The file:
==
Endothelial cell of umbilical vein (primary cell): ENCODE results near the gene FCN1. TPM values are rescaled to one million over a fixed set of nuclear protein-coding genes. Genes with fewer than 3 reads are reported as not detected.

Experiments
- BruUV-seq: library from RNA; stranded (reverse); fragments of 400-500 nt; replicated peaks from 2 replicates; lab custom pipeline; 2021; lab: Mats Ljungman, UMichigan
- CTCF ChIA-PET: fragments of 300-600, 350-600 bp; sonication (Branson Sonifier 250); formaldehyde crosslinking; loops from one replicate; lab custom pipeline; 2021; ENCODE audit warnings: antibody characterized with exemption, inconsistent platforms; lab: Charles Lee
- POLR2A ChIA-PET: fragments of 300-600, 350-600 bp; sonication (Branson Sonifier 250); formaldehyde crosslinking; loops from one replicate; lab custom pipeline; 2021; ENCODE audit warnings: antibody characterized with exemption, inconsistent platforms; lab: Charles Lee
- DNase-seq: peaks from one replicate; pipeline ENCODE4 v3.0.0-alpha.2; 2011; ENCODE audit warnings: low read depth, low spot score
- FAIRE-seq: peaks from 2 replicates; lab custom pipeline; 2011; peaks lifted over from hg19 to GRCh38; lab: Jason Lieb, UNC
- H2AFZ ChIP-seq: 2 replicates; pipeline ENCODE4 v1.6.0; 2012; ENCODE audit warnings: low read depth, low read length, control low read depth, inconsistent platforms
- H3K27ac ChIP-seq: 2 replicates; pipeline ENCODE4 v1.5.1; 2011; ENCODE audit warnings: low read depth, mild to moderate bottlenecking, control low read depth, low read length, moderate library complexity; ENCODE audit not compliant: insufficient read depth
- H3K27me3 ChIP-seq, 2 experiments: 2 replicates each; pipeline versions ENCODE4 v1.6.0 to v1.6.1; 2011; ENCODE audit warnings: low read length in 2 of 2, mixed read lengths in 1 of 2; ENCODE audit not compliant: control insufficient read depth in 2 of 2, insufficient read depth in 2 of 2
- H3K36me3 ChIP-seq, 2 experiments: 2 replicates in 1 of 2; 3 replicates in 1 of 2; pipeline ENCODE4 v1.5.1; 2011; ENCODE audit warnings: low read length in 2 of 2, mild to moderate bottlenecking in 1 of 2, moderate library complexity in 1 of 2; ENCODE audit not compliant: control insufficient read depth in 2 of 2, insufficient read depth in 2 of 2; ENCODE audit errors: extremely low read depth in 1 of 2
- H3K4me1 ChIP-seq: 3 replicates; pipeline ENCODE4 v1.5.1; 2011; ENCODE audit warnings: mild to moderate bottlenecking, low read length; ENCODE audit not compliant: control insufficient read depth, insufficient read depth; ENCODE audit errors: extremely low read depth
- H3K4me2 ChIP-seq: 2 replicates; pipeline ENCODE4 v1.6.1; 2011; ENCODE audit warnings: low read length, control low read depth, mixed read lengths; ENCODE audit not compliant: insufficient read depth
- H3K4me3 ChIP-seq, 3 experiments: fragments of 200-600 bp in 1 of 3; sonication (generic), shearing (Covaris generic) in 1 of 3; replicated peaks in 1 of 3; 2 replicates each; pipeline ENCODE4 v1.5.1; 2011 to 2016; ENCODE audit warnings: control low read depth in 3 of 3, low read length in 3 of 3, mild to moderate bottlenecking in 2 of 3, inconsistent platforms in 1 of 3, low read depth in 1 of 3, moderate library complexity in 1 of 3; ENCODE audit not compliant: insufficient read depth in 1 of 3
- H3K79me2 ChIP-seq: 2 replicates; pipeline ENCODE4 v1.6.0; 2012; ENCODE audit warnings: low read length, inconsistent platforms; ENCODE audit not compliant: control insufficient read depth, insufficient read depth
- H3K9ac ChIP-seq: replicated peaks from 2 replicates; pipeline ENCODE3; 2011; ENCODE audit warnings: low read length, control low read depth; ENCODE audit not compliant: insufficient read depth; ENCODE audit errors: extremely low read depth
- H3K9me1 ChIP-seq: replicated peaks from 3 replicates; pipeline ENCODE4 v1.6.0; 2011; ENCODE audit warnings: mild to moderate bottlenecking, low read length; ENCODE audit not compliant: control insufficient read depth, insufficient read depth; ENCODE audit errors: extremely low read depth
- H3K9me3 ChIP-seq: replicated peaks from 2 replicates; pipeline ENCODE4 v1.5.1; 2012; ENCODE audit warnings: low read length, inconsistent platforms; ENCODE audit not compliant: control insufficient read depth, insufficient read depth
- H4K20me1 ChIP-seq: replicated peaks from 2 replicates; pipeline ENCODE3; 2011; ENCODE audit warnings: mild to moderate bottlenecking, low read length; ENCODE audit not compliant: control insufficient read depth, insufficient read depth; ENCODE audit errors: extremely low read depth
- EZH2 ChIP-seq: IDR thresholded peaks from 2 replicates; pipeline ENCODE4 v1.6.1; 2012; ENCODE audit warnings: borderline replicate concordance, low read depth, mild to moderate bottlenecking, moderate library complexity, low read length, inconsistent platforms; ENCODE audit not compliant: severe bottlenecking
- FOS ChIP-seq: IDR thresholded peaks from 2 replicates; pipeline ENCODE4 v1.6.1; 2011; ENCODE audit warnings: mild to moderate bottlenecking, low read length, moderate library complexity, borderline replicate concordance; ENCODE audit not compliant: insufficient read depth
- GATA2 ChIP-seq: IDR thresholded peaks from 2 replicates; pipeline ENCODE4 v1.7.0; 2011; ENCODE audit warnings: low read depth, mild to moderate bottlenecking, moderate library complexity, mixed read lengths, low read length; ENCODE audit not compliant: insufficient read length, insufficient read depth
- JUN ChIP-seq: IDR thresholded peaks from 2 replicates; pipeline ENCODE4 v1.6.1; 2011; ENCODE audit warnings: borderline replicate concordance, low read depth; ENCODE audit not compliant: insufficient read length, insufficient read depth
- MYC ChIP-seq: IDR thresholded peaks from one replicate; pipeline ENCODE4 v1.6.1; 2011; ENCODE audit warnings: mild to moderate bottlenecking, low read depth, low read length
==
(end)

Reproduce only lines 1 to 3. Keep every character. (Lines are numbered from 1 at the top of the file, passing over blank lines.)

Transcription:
Endothelial cell of umbilical vein (primary cell): ENCODE results near the gene FCN1. TPM values are rescaled to one million over a fixed set of nuclear protein-coding genes. Genes with fewer than 3 reads are reported as not detected.

Experiments
- BruUV-seq: library from RNA; stranded (reverse); fragments of 400-500 nt; replicated peaks from 2 replicates; lab custom pipeline; 2021; lab: Mats Ljungman, UMichigan